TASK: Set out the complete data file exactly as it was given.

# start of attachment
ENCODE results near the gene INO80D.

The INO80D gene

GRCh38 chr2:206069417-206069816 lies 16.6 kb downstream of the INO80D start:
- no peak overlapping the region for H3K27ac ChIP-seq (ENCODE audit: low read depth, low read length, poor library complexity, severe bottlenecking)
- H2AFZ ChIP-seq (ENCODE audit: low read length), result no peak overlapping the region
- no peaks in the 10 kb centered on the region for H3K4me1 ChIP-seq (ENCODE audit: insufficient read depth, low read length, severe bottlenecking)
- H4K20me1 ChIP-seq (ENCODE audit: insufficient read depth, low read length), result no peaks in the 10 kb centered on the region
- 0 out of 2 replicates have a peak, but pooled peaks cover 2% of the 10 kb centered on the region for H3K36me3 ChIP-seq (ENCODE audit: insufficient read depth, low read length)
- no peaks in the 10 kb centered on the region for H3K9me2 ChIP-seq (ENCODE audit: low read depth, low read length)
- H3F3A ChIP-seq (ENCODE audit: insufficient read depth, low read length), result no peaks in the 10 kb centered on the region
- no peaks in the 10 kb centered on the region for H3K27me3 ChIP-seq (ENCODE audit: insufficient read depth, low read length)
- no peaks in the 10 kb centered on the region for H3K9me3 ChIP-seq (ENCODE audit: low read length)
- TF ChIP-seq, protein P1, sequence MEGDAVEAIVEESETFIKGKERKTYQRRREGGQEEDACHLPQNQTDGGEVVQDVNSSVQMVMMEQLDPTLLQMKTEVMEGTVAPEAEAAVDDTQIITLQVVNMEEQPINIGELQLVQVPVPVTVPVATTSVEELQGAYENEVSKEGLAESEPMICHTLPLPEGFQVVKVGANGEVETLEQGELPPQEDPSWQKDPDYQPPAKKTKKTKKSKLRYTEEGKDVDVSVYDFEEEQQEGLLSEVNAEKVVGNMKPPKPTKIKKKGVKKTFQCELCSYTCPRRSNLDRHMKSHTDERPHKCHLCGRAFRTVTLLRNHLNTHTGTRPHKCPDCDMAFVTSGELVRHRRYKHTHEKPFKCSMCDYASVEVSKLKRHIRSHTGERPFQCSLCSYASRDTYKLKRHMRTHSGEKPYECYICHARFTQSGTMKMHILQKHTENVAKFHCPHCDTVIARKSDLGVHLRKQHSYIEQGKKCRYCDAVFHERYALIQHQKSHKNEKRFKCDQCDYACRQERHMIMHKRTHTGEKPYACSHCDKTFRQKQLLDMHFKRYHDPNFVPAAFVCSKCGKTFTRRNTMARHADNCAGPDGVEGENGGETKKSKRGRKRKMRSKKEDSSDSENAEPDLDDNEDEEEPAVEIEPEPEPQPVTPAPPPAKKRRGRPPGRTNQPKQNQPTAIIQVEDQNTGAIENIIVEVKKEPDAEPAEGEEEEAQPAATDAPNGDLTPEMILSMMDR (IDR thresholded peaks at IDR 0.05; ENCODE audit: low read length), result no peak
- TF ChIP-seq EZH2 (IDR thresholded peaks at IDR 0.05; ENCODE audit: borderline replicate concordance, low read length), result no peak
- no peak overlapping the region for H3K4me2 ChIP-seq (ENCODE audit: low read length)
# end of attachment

ENCODE results near the gene INO80D.

The INO80D gene

GRCh38 chr2:206069417-206069816 lies 16.6 kb downstream of the INO80D start:
- no peak overlapping the region for H3K27ac ChIP-seq (ENCODE audit: low read depth, low read length, poor library complexity, severe bottlenecking)
- H2AFZ ChIP-seq (ENCODE audit: low read length), result no peak overlapping the region
- no peaks in the 10 kb centered on the region for H3K4me1 ChIP-seq (ENCODE audit: insufficient read depth, low read length, severe bottlenecking)
- H4K20me1 ChIP-seq (ENCODE audit: insufficient read depth, low read length), result no peaks in the 10 kb centered on the region
- 0 out of 2 replicates have a peak, but pooled peaks cover 2% of the 10 kb centered on the region for H3K36me3 ChIP-seq (ENCODE audit: insufficient read depth, low read length)
- no peaks in the 10 kb centered on the region for H3K9me2 ChIP-seq (ENCODE audit: low read depth, low read length)
- H3F3A ChIP-seq (ENCODE audit: insufficient read depth, low read length), result no peaks in the 10 kb centered on the region
- no peaks in the 10 kb centered on the region for H3K27me3 ChIP-seq (ENCODE audit: insufficient read depth, low read length)
- no peaks in the 10 kb centered on the region for H3K9me3 ChIP-seq (ENCODE audit: low read length)
- TF ChIP-seq, protein P1, sequence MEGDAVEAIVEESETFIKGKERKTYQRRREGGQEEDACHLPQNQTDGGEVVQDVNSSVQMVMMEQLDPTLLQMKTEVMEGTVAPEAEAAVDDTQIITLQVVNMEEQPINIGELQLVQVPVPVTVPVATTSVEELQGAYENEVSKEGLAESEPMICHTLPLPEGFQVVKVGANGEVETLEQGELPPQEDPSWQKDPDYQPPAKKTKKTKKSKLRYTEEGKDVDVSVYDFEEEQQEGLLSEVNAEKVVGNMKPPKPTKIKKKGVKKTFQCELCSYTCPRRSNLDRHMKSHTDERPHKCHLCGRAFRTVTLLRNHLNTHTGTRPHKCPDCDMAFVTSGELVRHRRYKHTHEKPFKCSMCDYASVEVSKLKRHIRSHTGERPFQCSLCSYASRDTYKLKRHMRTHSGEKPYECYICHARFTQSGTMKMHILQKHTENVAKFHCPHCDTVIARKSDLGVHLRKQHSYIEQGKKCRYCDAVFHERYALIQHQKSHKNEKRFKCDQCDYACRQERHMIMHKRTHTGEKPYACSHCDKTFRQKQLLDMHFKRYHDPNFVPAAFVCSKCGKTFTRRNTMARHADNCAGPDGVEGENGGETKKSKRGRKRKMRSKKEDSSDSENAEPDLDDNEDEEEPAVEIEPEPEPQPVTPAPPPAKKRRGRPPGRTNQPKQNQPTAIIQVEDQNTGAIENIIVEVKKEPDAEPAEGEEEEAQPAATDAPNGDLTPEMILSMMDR (IDR thresholded peaks at IDR 0.05; ENCODE audit: low read length), result no peak
- TF ChIP-seq EZH2 (IDR thresholded peaks at IDR 0.05; ENCODE audit: borderline replicate concordance, low read length), result no peak
- no peak overlapping the region for H3K4me2 ChIP-seq (ENCODE audit: low read length)